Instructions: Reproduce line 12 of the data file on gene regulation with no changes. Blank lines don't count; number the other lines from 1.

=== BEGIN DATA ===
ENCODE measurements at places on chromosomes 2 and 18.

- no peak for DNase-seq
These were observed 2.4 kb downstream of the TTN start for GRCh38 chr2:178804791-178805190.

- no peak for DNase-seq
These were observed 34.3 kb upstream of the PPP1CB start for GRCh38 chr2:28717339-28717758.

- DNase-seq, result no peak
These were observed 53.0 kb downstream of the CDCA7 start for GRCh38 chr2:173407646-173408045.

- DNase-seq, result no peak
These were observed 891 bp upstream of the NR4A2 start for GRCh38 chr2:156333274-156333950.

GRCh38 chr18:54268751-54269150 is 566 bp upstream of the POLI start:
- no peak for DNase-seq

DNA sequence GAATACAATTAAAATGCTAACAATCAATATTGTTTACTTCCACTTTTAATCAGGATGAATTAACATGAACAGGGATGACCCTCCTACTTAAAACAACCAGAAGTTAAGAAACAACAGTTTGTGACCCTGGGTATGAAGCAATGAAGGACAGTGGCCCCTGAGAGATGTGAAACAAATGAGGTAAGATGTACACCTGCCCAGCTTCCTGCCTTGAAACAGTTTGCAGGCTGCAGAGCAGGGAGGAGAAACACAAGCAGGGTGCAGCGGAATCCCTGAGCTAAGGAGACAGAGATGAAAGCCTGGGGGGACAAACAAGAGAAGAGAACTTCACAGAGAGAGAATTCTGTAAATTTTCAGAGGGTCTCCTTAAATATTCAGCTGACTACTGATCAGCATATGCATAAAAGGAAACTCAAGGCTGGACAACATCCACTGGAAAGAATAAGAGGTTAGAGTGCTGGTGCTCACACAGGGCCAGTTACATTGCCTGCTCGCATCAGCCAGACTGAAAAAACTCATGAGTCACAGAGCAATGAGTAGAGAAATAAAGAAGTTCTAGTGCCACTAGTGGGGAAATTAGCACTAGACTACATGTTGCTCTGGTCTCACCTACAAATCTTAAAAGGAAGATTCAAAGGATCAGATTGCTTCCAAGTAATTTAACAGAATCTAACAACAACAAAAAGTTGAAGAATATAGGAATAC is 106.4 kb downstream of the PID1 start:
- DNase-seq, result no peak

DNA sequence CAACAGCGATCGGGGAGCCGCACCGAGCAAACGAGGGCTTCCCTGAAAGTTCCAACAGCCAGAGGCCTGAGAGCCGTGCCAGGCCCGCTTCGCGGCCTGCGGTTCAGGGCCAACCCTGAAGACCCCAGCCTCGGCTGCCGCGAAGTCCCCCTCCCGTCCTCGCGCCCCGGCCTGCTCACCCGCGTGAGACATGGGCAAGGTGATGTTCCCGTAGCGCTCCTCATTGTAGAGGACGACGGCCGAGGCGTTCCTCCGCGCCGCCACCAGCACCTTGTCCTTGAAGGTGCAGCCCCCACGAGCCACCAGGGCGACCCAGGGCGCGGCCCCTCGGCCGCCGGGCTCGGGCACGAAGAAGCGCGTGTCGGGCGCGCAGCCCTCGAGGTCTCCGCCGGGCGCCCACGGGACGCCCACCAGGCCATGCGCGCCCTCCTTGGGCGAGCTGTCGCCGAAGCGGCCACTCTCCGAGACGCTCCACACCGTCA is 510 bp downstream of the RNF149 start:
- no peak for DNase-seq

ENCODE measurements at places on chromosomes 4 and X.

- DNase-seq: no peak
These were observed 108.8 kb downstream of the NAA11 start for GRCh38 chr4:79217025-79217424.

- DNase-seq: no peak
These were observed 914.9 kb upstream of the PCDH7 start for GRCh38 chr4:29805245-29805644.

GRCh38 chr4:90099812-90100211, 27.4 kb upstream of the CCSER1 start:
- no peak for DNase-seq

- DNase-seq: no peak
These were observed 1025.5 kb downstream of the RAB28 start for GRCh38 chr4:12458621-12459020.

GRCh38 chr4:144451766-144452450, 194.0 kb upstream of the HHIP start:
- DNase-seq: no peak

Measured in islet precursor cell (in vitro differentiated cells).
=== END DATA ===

DNA sequence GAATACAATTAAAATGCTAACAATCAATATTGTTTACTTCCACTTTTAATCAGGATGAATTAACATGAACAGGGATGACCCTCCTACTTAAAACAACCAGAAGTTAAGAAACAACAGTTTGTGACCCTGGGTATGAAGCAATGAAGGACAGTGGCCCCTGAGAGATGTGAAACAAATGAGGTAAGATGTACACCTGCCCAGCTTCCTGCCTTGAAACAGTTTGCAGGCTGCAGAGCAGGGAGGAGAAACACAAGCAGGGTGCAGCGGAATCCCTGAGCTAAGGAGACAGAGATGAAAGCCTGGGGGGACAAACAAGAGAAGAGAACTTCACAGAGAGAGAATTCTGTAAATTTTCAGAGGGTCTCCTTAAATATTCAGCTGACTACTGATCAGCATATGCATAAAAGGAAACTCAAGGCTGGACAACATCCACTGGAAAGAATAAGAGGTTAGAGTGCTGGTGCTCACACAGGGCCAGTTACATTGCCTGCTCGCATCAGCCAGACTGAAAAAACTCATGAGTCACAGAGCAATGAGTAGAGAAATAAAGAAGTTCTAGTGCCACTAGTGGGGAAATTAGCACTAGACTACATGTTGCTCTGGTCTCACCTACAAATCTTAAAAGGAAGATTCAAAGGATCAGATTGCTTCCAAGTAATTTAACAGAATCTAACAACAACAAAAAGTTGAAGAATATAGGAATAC is 106.4 kb downstream of the PID1 start: